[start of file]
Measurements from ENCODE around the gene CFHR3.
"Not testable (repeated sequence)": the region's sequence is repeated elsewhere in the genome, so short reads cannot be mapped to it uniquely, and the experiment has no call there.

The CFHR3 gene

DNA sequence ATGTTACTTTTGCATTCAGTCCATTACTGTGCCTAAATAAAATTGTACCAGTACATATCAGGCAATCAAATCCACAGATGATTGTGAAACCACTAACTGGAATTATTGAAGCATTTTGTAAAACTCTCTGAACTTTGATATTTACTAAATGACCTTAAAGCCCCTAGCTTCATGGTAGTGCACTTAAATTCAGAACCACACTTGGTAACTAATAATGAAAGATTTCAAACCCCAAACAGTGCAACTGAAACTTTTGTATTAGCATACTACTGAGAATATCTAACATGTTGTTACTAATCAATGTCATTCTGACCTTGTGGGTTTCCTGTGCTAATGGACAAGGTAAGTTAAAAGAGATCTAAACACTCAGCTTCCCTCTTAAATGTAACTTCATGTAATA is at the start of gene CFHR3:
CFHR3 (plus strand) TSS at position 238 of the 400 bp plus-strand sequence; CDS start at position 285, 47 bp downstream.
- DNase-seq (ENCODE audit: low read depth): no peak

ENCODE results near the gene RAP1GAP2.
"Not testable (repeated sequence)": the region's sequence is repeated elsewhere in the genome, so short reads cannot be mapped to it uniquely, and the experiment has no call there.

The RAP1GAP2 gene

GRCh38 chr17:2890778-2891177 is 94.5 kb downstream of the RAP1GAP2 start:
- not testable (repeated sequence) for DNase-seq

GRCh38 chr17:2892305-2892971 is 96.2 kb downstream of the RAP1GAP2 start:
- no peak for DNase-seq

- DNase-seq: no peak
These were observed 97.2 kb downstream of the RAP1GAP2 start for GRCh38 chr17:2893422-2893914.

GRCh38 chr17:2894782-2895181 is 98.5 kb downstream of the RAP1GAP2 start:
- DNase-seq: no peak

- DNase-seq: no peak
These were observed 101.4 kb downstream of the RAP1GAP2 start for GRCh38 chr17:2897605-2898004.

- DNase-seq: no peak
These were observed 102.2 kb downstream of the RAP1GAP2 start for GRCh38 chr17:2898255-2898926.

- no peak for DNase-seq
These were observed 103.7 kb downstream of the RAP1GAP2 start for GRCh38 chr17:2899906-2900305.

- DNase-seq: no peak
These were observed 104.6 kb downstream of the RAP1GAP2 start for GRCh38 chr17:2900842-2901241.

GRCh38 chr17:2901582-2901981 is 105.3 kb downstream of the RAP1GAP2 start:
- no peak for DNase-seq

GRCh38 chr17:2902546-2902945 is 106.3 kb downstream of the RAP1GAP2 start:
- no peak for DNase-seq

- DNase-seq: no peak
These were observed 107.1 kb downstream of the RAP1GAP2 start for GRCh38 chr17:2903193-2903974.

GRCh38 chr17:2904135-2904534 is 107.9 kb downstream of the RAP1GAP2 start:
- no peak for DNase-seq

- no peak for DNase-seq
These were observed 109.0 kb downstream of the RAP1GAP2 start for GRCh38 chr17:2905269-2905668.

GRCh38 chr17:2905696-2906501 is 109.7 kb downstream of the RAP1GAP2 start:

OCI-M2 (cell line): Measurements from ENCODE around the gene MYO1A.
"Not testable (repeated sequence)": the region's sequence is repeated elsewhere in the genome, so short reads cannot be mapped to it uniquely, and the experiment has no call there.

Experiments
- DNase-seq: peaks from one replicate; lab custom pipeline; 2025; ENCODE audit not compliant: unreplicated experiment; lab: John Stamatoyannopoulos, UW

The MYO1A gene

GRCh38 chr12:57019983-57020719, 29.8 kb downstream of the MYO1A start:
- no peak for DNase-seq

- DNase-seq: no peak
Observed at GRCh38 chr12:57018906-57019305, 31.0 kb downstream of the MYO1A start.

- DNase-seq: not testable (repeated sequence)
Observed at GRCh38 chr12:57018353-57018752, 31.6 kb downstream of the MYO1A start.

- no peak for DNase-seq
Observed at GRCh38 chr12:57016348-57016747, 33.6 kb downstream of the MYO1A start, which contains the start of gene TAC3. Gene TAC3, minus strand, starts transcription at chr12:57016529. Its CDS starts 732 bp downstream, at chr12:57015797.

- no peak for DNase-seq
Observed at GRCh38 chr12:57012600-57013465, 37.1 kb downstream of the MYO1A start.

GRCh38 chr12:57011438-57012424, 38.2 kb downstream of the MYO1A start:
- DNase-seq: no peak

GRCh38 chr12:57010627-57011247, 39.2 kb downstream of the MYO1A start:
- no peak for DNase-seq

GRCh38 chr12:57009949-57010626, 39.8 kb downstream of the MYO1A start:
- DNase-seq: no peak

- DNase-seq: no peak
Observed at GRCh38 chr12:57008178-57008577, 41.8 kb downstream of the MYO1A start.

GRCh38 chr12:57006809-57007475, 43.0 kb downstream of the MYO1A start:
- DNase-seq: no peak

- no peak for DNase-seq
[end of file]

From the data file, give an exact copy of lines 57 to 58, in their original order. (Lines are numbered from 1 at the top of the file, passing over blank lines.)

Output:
- DNase-seq: no peak

- DNase-seq: no peak